‘Most APCs have been paid to the large ‘traditional’ commercial publishers that also receive considerable subscription income,’ he wrote. ‘Publishers such as Elsevier and Wiley, which dominate the subscription market, are capturing a substantial part of the open access APC market.’
These industry trends have not gone unnoticed by Jisc and, as Neil Jacobs points out: ‘Elsevier makes up nearly a quarter of all UK APC expenditure and captures 1.4 times as much revenue from APCs as its nearest rival, Wiley. Elsevier is one of the very few major publishers not to have put in place [an offset] arrangement to limit the costs to UK universities.’ Not surprisingly, industry backlash has ensued.As F1000’s Tracz puts it: ‘I worry about the state of open access in general. [The hybrid journal] has been a terrible development that’s impeding the progress of open access publishing. Right now [these journals] are too expensive, support closed access, and this is a real problem to solve.’
And many appear to agree. Earlier this year, some 1,200 cognitive-science researchers signed a petition for Elsevier to lower fees to publish open access articles in hybrid journal, Cognition. The petition came after all editors and editorial board members from Elsevier’s, Lingua, resigned, partly because the publisher had rejected requests to lower APCs.
Meanwhile, several research funders, including the German Research Foundation and the Norwegian Research Council, have stopped funding APCs for hybrid journals, largely due to high prices and poor levels of service. And both Elsevier and Wiley recently came under heavy criticism from The Wellcome Trust, on high APCs and poor compliance with depositing and licensing requirements across hybrid titles.
Given these issues, Jisc has also been following publication costs closely, as detailed in its recent report ‘APCs and subscriptions’. The report reveals the majority of APCs are paid to hybrid journals despite higher pricing, and the average APC has increased by six per cent over the past two years, a rise well above the cost of inflation.
To counter the OA costs of publishing in hybrid journals, Jisc has devised a variety of mechanisms to offset the cost of a university’s APCs against its subscription fees. For example, the organisation has negotiated offset deals with the likes of Springer, SAGE, Wiley, the Institute of Physics and more, to ensure these companies do not receive double income through subscriptions and APCs revenue for the same journals.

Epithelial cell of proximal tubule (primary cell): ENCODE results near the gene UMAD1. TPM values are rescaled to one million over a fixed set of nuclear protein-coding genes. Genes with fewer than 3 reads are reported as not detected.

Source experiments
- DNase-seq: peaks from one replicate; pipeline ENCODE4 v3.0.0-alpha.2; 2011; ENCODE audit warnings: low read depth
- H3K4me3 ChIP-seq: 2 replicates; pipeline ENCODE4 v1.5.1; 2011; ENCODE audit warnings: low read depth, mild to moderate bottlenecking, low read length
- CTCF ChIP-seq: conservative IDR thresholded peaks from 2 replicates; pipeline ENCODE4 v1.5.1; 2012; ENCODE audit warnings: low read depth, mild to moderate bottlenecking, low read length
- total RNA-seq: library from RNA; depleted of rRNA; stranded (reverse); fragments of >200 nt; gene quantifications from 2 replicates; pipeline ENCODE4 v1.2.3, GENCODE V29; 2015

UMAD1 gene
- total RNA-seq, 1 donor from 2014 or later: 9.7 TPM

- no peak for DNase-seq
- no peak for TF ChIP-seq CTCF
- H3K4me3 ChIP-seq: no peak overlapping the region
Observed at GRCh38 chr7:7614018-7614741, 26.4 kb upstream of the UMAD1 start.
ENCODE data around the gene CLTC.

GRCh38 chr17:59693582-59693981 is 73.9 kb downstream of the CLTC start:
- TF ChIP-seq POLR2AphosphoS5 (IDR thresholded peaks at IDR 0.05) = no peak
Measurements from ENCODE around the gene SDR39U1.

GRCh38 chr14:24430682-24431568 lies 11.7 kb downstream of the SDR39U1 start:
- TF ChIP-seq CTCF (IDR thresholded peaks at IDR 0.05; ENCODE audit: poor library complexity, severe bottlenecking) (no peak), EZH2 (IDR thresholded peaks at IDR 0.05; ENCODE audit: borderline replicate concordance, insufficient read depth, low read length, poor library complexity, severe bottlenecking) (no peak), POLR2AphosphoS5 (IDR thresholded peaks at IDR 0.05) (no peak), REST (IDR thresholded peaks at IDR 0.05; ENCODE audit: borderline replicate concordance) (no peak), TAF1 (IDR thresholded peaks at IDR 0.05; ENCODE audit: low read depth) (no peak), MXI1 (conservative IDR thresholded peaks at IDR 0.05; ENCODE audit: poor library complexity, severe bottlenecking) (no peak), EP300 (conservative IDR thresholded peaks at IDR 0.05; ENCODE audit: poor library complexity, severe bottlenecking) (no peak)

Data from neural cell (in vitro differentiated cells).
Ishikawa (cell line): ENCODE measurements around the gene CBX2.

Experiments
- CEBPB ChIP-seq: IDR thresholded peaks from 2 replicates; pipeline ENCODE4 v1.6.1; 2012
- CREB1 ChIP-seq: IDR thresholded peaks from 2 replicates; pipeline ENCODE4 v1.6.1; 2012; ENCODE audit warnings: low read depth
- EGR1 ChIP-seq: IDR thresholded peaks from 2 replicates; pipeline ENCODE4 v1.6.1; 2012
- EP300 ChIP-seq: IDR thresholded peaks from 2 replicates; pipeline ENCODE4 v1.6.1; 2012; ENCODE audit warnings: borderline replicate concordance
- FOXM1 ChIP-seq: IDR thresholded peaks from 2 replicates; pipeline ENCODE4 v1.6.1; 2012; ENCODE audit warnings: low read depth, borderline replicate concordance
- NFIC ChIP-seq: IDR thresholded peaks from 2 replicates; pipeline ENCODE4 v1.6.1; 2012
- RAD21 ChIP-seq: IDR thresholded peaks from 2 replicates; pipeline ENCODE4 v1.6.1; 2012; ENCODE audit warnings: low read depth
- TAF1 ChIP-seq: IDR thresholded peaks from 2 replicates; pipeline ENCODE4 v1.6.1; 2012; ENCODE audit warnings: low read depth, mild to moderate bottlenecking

However, for some in the industry, offsetting deals simply aren’t enough. Kai Karin Geschuhn from Open Access & License Management at Max Planck Digital Library, Germany, believes the hybrid approach is reassuring for publishers as subscription income continues, but reckons APCs are too high.
What’s more, she is sure that offsetting deals from the likes of Jisc, can only achieve a limited impact and is certain a more ambitious plan is needed. In a recent ‘open access policy white paper’, Geschuhn and her colleagues made a case for the large-scale transformation – or ‘flip’ – from today’s subscription-based publishing model to an open access model.
They believe this could be achieved by ‘liberating’ library acquisition budgets; instead of paying subscription fees, library budgets could be re-directed into a large-scale open access business model to pay for APCs.
According to Geschuhn, the global annual outlay for subscriptions comes in at some €8.5 billion, but this figure could be more than covered by an APC-funded model.
She adds: ‘In the last 20 years, other strategies just haven’t worked... but this could be the chance to set funding free.’
Global flips have been touted before but myriad difficulties have stymied progress. For example, coordinating the many interests of publishers, librarians, researchers and more would bring massive challenges to librarians, tasked with taking on many publisher responsibilities.
Geschuhn isn’t fazed: ‘Librarians would have to organise entire processes and workflows with publishers. But that’s where their expertise is very helpful; they know how to deal with publishers and work with these processes.’
Many in the industry also highlight how proponents of ‘flipping’ typically reside in nations with well-funded library subscription budgets, but under-funded institutions from less-resourced countries could suffer.
Still, as Geschuhn says: ‘This issue wouldn’t grow any bigger than it is right now, and at least these nations would have the chance to access the open access research, which would be a huge advantage. I think before we decide ‘OK, an APC-based model is not possible as it will exclude half the world’, we should find out what exactly is the publishing output of these developing countries and work out how this can be financed.’
Without a doubt, the Max Planck Digital Library concept for transforming today’s subscription-driven publishing system is an adventurous approach to open access and, as such, has received a mixed response from scholarly publishing pundits. As Mark Thorley, RCUK asks: ‘Is it a little one dimensional to say you can put this in the hands of librarians and simply divert subscriptions?’
According to Thorley, Jisc and other organisations are now considering the concept that publishers produce a set of publishing services, rather than simply publishing papers.
‘It’s a huge administrative overhead to chase up authors and ensure papers are lodged in a repository with the appropriate metadata, and who is placed to do this most effectively?’ he asks. ‘Publishers, as they have access to the peer-reviewed manuscript and can produce the metadata, and some already offer services such as deposit into Euro PubMed Central.’
No doubt, over time, these and many more models will evolve, to ease the transition to open access. Tracz, for one, is confident that his company’s latest partnership with The Wellcome Trust will profoundly alter scholarly publishing.
But as Thorley concludes: ‘For me, the headline message is that implementing open access at scale is a lot more difficult than any of us initially imagined. A lot of people jumped into open access saying ‘this is great’ and have now discovered the realities of trying to make it happen.’